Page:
Messing around with STM, part IV – Analysis of metadata

This is the fifth entry of a series where I explore the application of the structural topic model and its R implementation. The other posts are here; while this is the github repository with the jupyter notebooks where the contents of the posts are better integrated with code snippets and visualizations.


In this and the next post, we will train two new models, investigating first the relation between salary expectation and topic a job offer, then to see if a specific location of a job offer can have an effect on topic. Again, as mentioned in the past, the results here have no statistical validity whatsoever and are meant to be only an example of an application of stm.

Data preparation

A first challenge concerns the type of data available, as the salary data we managed to obtain from are computed by different temporal factors (year/month/week/day/hour), and for some are given only a single value while for others a range. We then try here to identify on which percentile each salary falls (taking the average value for the salary ranges), based on the data of the UK Office for National Statistics . For the sake of simplicity, we then group the results in just three groups – below average (up to the 40th percentile), average (from 40th to 60th) and above average. Unfortunately the data are available only for year, hour and week, so we have to exclude the salaries with day and month factor.

salaries<-read.csv2("salaries.csv", sep=";")# data from
salaries[,3:13]<-as.numeric(as.character(unlist(salaries[,3:13])))#be sure that data are seen as numeric

DF<-DFa[!$Description),]#get rid of entries with no description...
DF<-DF[!$rateby),]#...or temporal rate 
DF$salaryavg<-(DF$minrate+DF$maxrate)/2#consider average values for rates
DF$is.part<-as.numeric(grepl("Part-time", DF$Type))#dummy variable is offer is part time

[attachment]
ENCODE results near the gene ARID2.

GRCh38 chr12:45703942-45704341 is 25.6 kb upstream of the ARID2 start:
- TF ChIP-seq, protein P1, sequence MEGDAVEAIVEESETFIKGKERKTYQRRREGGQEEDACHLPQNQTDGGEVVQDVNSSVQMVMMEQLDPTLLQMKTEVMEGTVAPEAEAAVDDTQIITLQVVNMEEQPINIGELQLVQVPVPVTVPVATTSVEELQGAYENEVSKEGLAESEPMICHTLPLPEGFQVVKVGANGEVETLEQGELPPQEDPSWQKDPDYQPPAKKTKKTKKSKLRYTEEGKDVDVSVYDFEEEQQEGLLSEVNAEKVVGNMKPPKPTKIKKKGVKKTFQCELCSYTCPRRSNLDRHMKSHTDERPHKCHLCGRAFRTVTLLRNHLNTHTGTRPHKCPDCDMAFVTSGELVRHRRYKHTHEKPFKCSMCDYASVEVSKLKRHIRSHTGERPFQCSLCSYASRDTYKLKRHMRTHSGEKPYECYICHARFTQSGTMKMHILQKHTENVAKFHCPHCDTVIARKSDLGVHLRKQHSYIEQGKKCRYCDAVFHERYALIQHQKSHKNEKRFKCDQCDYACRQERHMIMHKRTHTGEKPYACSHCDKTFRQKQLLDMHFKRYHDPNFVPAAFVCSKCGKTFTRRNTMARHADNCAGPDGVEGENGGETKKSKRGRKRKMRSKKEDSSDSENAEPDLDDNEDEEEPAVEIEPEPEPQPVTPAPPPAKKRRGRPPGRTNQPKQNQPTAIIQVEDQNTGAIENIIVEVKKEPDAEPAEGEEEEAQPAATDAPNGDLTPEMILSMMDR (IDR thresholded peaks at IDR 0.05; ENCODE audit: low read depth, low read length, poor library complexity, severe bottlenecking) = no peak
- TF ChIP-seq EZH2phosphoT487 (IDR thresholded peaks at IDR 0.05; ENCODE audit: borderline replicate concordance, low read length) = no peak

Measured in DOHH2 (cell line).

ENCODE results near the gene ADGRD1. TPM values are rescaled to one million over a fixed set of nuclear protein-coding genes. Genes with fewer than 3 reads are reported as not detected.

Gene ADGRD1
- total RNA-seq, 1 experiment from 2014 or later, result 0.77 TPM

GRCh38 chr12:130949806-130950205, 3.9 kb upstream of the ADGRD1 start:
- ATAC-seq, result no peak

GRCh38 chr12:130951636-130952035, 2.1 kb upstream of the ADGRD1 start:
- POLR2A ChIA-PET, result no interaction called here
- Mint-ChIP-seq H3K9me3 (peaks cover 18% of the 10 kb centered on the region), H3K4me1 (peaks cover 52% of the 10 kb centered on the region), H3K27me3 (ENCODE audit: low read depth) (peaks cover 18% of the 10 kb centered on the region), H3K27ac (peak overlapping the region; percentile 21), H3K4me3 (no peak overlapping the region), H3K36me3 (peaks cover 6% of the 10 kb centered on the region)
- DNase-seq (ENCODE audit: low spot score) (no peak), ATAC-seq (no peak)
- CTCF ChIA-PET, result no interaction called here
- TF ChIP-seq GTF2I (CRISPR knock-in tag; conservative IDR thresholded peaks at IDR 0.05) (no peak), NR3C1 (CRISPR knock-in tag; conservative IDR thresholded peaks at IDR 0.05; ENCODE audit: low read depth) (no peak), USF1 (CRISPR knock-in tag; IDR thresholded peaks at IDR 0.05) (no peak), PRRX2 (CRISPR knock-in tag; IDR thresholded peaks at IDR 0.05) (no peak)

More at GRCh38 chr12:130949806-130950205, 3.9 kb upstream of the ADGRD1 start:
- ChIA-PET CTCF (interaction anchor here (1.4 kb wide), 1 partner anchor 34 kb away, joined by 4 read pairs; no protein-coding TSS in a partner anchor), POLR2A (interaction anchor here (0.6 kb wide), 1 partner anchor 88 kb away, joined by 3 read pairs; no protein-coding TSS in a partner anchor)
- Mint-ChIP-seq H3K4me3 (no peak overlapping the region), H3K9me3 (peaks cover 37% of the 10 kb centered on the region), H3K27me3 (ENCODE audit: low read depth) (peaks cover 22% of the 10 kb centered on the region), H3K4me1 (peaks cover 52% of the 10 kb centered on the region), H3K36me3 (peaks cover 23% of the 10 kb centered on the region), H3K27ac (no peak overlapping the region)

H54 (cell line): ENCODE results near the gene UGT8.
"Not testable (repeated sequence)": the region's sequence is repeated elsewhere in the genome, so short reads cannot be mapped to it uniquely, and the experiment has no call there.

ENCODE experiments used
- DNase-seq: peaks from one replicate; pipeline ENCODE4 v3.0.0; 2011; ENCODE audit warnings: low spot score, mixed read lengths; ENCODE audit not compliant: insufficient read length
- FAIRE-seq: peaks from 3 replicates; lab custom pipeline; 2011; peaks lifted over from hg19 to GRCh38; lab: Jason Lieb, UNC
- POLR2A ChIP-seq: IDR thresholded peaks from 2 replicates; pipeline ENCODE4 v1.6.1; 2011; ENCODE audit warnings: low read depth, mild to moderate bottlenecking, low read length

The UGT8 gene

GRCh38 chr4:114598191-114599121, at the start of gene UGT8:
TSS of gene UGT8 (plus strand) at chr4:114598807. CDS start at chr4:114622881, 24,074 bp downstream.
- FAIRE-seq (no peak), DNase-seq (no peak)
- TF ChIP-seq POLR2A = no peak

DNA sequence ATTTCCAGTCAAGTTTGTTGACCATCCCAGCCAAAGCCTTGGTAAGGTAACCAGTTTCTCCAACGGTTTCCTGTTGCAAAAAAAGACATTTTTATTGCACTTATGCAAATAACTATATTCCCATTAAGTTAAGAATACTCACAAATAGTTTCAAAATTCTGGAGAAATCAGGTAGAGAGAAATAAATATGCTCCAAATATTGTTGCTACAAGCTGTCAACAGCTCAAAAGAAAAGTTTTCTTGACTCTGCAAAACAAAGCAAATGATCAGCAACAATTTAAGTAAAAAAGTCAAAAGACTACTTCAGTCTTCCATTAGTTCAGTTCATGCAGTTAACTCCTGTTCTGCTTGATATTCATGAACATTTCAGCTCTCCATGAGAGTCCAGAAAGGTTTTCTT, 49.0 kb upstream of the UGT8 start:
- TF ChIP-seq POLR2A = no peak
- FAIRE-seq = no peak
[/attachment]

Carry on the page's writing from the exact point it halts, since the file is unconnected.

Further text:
ratefactors<-as.character(unique(DF$rateby))#identify rate factors

lbls = c(1,2,2.5,3,4,5,6,7,7.5,8,9,10)#percentiles included in the ONS dataset

#next we identify the breaks according to temporal factor and if part or full time
breaksPartYear<-c(0, as.numeric(sort(salaries[6,3:13])), Inf)
breaksFullYear<-c(0, as.numeric(sort(salaries[5,3:13])), Inf)
breaksPartHour<-c(0, as.numeric(sort(salaries[4,3:13])), Inf)
breaksFullHour<-c(0, as.numeric(sort(salaries[3,3:13])), Inf)
breaksPartWeek<-c(0, as.numeric(sort(salaries[2,3:13])), Inf)
breaksFullWeek<-c(0, as.numeric(sort(salaries[1,3:13])), Inf)

#then we identify on which percentile the salary falls
DF[which (DF$is.part==TRUE  & DF$rateby==ratefactors[1]),]$perc<-
  as.numeric(as.vector(cut(DF[which (DF$is.part==TRUE  & DF$rateby==ratefactors[1]),]$salaryavg, breaks=breaksPartYear, right=FALSE, labels = lbls)))
DF[which (DF$is.part==FALSE  & DF$rateby==ratefactors[1]),]$perc<-
  as.numeric(as.vector(cut(DF[which (DF$is.part==FALSE  & DF$rateby==ratefactors[1]),]$salaryavg, breaks=breaksFullYear, right=FALSE, labels = lbls)))

DF[which (DF$is.part==TRUE  & DF$rateby==ratefactors[2]),]$perc<-
  as.numeric(as.vector(cut(DF[which (DF$is.part==TRUE  & DF$rateby==ratefactors[2]),]$salaryavg, breaks=breaksPartHour, right=FALSE, labels = lbls)))